Major Japanese pest-control company Sanix Inc. plans to build its first power plant, a 74,000-kilowatt thermoelectric generator that burns only plastic waste, in Tomakomai, on the northern island of Hokkaido.
Construction began in May on the 10 billion-yen ($80.6 million) project. Operations are to begin in August 2002, providing power on a retail basis to companies and factories on Hokkaido.
The plant, which will be the world's first electric power plant to be run entirely on fuel made from recycled plastic waste, will be able to convert more than 1.5 million pounds per day - or around 500 million pounds per year - of waste plastic into electricity.
Sanix President Shinichi Munemasa has referred to the new business as ``resource-recycling power generation.''
Currently, about 44 percent of a total 21.7 billion pounds of waste plastics is recycled in Japan, he noted.
``As plastics are made from petroleum, they have a high caloric content. ... When the production of nitrogen and dioxin oxides is controlled through the burning process, they can become a powerful fuel,'' Munemasa said.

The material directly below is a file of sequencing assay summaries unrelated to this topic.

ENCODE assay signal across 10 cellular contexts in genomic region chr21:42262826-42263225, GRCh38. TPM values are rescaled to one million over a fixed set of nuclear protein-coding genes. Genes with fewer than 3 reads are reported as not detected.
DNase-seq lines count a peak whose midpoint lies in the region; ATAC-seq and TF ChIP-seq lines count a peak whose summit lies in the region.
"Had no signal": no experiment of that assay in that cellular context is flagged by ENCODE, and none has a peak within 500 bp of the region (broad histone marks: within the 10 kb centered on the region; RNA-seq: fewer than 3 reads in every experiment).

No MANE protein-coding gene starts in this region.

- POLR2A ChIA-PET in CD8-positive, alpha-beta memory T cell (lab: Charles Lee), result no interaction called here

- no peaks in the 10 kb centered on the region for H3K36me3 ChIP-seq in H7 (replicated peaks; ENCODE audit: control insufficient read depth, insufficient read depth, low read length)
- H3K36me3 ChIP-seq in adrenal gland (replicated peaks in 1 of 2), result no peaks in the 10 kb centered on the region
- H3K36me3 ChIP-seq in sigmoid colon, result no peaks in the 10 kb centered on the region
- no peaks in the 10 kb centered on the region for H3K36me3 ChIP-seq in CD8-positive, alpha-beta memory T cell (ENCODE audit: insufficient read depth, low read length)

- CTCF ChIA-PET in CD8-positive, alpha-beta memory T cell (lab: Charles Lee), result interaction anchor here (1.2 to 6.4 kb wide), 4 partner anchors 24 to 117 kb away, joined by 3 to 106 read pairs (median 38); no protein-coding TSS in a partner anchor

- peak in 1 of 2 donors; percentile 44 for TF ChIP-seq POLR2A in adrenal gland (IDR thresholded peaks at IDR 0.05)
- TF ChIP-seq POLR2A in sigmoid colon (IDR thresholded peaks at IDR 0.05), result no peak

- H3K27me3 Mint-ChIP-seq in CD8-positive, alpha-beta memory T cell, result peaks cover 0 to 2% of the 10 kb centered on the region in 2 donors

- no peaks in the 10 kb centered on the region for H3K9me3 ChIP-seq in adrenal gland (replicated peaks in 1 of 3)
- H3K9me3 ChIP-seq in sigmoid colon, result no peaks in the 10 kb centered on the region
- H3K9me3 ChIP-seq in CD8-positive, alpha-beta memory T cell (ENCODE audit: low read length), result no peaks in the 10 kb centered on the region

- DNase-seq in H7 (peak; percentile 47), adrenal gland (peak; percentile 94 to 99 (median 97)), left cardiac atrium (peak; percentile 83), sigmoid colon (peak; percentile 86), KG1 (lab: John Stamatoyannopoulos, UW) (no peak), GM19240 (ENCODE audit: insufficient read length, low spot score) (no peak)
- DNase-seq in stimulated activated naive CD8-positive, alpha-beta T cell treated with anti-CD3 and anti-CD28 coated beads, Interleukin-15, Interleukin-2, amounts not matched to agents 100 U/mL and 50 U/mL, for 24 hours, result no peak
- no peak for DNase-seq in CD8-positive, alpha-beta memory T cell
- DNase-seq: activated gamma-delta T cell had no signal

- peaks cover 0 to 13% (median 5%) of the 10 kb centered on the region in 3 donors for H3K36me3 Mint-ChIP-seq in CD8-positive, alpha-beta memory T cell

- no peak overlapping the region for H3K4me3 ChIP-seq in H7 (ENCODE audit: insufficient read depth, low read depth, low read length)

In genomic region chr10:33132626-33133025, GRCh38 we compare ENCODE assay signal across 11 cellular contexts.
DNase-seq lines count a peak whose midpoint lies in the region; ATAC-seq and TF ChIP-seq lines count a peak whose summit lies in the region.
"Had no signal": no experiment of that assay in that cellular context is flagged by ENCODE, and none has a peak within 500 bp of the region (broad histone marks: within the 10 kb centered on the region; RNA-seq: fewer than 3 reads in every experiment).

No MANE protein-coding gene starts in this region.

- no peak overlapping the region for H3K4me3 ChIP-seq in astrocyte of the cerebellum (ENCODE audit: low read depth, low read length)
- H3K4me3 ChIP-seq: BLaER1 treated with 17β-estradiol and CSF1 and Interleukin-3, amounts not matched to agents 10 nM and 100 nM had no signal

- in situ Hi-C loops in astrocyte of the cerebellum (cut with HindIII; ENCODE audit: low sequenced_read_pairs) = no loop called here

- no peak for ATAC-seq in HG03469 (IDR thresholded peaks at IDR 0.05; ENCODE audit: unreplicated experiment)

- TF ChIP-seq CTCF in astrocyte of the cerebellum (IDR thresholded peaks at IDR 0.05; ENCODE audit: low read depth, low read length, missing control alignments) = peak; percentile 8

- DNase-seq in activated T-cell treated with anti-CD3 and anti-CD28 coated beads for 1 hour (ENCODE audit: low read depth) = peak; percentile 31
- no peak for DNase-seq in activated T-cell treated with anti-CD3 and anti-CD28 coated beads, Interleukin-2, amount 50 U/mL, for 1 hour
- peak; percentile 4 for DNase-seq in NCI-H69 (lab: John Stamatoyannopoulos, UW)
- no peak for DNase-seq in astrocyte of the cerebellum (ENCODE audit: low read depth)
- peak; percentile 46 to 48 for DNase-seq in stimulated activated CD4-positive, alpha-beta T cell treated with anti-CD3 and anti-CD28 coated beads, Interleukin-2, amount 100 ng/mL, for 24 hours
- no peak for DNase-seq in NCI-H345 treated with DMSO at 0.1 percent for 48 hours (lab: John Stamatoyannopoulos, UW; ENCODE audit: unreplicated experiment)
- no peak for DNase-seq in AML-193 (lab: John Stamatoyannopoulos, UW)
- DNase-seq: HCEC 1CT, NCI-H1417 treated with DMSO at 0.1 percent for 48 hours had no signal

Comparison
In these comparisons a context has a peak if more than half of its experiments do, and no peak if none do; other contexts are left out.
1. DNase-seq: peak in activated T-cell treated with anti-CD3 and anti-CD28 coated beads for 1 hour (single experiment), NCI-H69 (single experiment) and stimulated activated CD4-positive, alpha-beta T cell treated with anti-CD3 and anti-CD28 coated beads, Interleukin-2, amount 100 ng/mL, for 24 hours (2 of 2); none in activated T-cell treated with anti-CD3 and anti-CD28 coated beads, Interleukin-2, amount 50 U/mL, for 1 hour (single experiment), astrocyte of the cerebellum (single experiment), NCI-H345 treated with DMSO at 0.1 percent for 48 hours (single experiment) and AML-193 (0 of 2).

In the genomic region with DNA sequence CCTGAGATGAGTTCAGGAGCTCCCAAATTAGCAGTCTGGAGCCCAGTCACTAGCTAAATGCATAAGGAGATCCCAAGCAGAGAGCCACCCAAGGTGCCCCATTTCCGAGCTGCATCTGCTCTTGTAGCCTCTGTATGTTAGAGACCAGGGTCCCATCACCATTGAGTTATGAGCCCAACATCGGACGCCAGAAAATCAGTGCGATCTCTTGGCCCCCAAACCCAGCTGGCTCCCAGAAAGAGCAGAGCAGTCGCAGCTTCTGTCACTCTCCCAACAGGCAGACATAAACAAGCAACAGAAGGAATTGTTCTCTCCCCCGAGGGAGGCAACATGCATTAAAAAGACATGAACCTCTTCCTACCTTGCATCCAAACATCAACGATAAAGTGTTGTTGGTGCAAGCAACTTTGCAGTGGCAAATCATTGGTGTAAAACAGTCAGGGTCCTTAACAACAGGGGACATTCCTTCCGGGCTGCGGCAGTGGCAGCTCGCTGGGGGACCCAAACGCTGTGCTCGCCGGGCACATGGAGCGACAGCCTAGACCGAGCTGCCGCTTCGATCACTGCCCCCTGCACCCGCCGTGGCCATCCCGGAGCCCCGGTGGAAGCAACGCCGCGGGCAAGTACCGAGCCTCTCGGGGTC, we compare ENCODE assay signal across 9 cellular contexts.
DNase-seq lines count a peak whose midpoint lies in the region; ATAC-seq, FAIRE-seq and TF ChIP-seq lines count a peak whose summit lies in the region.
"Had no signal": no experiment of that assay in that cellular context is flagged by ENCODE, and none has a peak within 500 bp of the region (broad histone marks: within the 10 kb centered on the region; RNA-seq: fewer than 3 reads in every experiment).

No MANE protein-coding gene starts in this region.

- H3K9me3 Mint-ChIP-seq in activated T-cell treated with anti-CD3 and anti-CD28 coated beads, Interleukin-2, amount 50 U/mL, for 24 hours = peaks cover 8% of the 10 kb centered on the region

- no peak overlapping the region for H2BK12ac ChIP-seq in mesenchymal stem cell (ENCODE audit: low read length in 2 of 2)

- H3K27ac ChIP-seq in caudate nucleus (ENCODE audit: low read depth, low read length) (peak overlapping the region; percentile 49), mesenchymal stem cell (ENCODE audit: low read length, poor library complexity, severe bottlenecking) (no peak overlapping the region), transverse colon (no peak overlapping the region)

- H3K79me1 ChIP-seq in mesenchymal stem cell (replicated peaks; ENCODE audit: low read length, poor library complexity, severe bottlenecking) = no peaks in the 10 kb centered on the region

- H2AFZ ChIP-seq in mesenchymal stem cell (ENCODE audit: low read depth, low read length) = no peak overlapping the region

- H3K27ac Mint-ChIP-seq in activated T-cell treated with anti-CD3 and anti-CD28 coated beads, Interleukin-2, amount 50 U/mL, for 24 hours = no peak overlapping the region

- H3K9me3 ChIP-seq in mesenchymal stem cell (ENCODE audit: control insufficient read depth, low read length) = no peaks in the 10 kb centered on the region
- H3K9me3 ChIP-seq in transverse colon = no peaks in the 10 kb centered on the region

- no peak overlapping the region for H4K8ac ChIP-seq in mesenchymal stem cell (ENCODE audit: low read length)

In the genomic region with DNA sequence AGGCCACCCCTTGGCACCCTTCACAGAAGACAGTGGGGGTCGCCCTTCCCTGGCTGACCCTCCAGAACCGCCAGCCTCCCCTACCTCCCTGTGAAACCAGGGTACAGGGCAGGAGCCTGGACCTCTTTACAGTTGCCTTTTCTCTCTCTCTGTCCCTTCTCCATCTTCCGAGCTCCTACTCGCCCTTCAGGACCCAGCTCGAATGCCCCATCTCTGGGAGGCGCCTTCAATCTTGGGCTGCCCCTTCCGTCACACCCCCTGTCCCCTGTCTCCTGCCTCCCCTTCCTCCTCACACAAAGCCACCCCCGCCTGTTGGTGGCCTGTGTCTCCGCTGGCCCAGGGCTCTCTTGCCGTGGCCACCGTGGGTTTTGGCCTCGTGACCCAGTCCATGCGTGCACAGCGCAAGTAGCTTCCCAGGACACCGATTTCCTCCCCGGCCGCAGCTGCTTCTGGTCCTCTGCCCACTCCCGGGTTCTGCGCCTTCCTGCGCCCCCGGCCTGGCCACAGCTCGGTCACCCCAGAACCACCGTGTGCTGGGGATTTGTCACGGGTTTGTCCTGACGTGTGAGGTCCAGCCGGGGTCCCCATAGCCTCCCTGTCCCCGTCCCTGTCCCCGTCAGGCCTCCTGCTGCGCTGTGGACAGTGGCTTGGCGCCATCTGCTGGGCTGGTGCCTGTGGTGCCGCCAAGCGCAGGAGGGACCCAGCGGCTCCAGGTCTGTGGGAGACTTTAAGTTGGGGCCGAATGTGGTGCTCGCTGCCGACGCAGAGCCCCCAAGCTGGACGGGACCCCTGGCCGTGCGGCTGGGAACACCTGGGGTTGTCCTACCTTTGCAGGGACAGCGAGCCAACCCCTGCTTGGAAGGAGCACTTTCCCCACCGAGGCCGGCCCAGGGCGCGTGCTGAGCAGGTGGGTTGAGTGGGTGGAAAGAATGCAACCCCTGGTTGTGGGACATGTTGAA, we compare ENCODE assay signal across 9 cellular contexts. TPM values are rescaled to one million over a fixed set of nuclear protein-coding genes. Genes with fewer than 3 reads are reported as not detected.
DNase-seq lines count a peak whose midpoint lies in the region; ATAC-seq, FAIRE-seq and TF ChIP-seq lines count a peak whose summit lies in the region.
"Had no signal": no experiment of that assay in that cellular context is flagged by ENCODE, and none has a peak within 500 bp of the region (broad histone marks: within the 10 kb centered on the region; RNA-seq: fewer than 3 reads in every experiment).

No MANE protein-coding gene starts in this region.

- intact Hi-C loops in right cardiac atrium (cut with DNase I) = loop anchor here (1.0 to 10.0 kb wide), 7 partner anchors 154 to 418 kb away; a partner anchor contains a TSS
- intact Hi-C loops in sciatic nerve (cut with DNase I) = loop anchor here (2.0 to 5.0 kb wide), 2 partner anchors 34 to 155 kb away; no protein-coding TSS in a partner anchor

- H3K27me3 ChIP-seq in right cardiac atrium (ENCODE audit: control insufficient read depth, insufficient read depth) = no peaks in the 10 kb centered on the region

By using a two-stage combustion system and bag and limestone filters, the power plant will emit fewer pollutants than most oil-fired power stations built during the past 10 years, he said.
Sanix will be the first new entry into the large-lot power-retailing business to operate its own power plant. Under government reforms implemented in March 2000, the retail power market for high-volume, large-lot industrial and commercial users is open to competition.
According to Sanix, there are about 100 such users on Hokkaido with a combined power demand of 1.3 million kilowatts - a market nearly 20 times larger than Sanix's planned supply capacity.
Sanix plans to build four more plastic-burning power plants around the country by 2004.
To feed the planned plants, Sanix rapidly has been expanding its nationwide network of plastics recycling collection points. It already has eight waste plastic collection and processing centers, with two more under construction. It expects to build 10 more centers by April 2003, giving it about 2.2 billion pounds per year of recycled plastic for power generation.